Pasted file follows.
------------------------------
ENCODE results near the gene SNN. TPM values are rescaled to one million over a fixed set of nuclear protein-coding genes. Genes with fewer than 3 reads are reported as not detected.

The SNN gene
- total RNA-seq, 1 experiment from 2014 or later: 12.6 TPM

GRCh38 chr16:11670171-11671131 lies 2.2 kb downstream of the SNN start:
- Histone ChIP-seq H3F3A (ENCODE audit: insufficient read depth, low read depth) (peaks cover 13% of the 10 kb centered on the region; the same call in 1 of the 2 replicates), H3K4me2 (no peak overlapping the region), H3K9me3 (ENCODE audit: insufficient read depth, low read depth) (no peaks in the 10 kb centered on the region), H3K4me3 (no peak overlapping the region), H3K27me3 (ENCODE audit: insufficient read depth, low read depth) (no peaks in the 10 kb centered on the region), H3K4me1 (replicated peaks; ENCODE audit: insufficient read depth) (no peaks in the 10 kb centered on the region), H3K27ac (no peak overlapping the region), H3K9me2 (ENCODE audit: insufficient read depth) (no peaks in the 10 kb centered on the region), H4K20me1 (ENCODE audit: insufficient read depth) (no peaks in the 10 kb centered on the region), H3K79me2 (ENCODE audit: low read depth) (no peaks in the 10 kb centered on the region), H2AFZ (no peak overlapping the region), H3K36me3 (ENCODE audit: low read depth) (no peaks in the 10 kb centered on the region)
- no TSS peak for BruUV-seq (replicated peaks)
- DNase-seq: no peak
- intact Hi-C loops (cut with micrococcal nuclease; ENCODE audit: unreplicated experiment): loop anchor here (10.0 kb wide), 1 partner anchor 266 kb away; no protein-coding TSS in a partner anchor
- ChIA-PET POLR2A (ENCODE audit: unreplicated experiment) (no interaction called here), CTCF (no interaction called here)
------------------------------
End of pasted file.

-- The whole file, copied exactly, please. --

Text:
ENCODE results near the gene SNN. TPM values are rescaled to one million over a fixed set of nuclear protein-coding genes. Genes with fewer than 3 reads are reported as not detected.

The SNN gene
- total RNA-seq, 1 experiment from 2014 or later: 12.6 TPM

GRCh38 chr16:11670171-11671131 lies 2.2 kb downstream of the SNN start:
- Histone ChIP-seq H3F3A (ENCODE audit: insufficient read depth, low read depth) (peaks cover 13% of the 10 kb centered on the region; the same call in 1 of the 2 replicates), H3K4me2 (no peak overlapping the region), H3K9me3 (ENCODE audit: insufficient read depth, low read depth) (no peaks in the 10 kb centered on the region), H3K4me3 (no peak overlapping the region), H3K27me3 (ENCODE audit: insufficient read depth, low read depth) (no peaks in the 10 kb centered on the region), H3K4me1 (replicated peaks; ENCODE audit: insufficient read depth) (no peaks in the 10 kb centered on the region), H3K27ac (no peak overlapping the region), H3K9me2 (ENCODE audit: insufficient read depth) (no peaks in the 10 kb centered on the region), H4K20me1 (ENCODE audit: insufficient read depth) (no peaks in the 10 kb centered on the region), H3K79me2 (ENCODE audit: low read depth) (no peaks in the 10 kb centered on the region), H2AFZ (no peak overlapping the region), H3K36me3 (ENCODE audit: low read depth) (no peaks in the 10 kb centered on the region)
- no TSS peak for BruUV-seq (replicated peaks)
- DNase-seq: no peak
- intact Hi-C loops (cut with micrococcal nuclease; ENCODE audit: unreplicated experiment): loop anchor here (10.0 kb wide), 1 partner anchor 266 kb away; no protein-coding TSS in a partner anchor
- ChIA-PET POLR2A (ENCODE audit: unreplicated experiment) (no interaction called here), CTCF (no interaction called here)